BlackRock Investment Institute

Macro insights

Accelerating restart, not a recovery

The U.S. labor market highlights why we view the current macro environment as an activity restart, not a recovery. Employment has bounced back much more sharply than during a typical business cycle recovery. Why? Firms need to rehire faster to resume operating as halted activity comes back online and returns to pre-Covid levels.

Employment in contact-intense services – think restaurants and hotels – is still far below pre-Covid levels. Leisure and hospitality employment is still 20%, the biggest gap of all industries, yet this is up sharply from a trough of nearly 50% in the spring of 2020. Such services activity, comprising over one-fifth of total consumer spending, has a lot to gain from the release of pent-up demand in coming months, independent of further policy support. We see further rapid payroll gains through the year as the economy normalizes.

Not a typical recession

The chart shows how much sharper the fall in employment was than a 'traditional' recession.

Sources: BlackRock Investment Institute, with data from Refinitiv Datastream, March 2021. Notes: The chart shows the level of U.S. nonfarm payrolls following business cycle peaks as defined by the National Bureau of Economic Research. Employment is indexed to equal 100 at the peak of each respective cycle.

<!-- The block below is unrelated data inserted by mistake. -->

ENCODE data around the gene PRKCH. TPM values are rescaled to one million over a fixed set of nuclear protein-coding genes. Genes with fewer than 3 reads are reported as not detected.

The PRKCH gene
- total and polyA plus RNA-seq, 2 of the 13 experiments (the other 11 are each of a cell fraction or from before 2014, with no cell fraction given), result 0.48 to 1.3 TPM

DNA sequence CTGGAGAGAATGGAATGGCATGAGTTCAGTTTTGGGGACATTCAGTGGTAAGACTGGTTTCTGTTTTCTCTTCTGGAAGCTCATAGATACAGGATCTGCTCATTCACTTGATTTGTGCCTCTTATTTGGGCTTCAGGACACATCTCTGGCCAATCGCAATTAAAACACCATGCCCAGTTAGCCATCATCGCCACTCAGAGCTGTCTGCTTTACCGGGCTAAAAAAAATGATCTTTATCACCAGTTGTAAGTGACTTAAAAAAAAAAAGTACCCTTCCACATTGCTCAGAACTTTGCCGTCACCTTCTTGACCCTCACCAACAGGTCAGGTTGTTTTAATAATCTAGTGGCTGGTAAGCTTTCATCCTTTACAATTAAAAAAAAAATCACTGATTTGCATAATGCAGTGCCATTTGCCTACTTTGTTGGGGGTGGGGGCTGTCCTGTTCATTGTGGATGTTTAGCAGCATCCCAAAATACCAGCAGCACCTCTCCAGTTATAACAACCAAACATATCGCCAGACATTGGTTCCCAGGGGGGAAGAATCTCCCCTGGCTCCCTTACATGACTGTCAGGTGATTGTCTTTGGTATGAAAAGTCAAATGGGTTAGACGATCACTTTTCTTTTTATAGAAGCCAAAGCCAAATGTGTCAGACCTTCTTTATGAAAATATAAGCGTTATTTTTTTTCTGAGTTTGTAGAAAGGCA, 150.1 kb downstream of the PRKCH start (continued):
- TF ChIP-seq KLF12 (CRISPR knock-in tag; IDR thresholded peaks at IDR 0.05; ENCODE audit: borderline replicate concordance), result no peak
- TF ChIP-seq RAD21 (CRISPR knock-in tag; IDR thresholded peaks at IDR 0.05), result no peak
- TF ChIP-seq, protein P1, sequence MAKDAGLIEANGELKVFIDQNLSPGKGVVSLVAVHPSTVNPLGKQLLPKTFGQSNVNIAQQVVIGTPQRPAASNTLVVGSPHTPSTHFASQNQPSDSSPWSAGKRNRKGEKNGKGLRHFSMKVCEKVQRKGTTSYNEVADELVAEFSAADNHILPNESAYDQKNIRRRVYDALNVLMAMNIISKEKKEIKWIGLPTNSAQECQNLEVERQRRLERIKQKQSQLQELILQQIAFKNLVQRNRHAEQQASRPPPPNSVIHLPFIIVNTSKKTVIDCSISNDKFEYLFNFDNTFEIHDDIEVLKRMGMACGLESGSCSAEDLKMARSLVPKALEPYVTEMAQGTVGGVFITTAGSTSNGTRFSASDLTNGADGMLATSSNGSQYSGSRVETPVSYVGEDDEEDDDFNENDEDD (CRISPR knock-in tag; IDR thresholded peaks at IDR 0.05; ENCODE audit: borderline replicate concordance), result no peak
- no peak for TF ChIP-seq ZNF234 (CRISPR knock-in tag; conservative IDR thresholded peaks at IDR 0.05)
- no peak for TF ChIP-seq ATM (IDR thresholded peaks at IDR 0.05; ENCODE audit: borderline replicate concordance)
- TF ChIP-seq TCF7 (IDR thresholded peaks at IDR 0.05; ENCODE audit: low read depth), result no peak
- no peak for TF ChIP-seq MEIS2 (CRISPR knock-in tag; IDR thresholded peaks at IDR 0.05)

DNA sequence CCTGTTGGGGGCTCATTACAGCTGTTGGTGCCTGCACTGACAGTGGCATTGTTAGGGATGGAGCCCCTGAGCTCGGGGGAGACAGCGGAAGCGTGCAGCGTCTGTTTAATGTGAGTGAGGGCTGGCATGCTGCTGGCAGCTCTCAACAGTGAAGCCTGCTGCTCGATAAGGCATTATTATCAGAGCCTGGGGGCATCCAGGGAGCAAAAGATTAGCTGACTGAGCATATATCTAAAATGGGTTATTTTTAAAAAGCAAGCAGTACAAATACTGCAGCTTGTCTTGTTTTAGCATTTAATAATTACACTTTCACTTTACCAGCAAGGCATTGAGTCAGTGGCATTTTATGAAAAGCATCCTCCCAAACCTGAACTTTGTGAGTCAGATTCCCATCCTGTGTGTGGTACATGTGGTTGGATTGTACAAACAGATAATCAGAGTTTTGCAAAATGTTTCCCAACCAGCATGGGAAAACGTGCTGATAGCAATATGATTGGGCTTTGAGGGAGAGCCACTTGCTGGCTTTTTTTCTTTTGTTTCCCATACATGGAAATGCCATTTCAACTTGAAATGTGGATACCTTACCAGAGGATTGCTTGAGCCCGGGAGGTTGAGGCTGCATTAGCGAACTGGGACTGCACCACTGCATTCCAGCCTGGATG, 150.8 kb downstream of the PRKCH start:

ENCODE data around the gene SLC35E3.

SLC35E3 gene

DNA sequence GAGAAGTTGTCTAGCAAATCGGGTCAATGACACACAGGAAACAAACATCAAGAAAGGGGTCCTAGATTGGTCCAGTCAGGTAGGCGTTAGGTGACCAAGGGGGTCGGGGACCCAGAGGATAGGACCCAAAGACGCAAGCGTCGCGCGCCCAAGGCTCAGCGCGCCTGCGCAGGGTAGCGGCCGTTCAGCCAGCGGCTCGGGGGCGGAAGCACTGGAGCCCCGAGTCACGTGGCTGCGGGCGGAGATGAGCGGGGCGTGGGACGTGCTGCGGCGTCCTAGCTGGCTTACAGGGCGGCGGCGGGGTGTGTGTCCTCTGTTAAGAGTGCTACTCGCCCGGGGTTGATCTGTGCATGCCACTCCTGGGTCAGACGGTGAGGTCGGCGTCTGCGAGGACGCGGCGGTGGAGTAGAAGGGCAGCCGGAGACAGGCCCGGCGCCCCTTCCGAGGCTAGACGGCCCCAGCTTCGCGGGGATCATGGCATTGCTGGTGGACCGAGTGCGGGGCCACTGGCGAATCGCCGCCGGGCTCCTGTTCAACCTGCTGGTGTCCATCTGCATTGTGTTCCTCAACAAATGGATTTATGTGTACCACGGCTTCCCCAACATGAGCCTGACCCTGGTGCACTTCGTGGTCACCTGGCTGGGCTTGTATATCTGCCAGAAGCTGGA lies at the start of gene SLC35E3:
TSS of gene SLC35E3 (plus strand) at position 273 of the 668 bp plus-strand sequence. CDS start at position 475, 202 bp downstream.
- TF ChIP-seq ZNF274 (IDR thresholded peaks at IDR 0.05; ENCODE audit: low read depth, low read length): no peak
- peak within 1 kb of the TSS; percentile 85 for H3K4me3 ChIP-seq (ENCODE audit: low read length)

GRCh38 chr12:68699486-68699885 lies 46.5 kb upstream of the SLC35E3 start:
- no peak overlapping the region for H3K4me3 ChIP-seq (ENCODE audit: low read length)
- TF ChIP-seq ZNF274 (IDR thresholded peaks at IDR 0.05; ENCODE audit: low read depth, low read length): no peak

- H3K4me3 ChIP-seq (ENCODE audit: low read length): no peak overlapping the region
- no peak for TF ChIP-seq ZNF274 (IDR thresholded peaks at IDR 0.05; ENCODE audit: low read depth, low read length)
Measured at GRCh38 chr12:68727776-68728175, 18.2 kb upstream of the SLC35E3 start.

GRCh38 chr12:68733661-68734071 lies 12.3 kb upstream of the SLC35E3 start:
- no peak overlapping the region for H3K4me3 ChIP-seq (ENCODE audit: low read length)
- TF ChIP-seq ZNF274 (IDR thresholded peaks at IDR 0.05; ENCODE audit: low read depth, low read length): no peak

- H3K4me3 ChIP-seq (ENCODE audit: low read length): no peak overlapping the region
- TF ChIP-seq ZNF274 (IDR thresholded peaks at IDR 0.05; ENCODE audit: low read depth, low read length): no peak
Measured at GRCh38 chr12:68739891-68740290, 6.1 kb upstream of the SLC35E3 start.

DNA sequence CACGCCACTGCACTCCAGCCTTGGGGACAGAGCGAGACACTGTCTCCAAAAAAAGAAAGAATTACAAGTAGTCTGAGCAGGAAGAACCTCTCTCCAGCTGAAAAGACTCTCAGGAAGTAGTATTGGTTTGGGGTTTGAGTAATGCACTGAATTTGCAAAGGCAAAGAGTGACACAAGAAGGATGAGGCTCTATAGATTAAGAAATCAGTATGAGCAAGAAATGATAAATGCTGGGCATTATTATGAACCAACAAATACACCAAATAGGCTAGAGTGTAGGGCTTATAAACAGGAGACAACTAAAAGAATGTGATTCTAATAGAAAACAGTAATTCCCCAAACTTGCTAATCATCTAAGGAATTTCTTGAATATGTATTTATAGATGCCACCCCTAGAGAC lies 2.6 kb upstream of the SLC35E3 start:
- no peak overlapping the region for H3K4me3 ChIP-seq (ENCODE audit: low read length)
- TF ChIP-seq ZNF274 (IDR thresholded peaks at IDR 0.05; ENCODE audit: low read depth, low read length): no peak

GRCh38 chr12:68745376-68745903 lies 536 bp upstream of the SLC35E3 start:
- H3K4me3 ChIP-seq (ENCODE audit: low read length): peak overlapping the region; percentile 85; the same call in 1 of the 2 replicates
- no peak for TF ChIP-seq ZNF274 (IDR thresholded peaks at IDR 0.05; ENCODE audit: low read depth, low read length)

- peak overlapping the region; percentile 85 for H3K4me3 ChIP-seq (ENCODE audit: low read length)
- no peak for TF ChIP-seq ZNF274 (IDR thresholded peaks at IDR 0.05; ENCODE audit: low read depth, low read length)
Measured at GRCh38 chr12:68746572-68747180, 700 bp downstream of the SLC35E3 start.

Last week’s U.S. jobs report underscored how the U.S. labor market shock has been strikingly different from regular business cycle recoveries. Payrolls are rebounding sharply after the sharp initial decline. Employment had initially dropped by around 15% as worsening virus dynamics caused severe restrictions to be imposed. The overall employment shortfall is now 6% – similar to the trough of the global financial crisis (GFC). Yet it took more than two years for payrolls to approach that trough after the GFC – highlighting how slow the recovery was due to the debt deleveraging that ensued.

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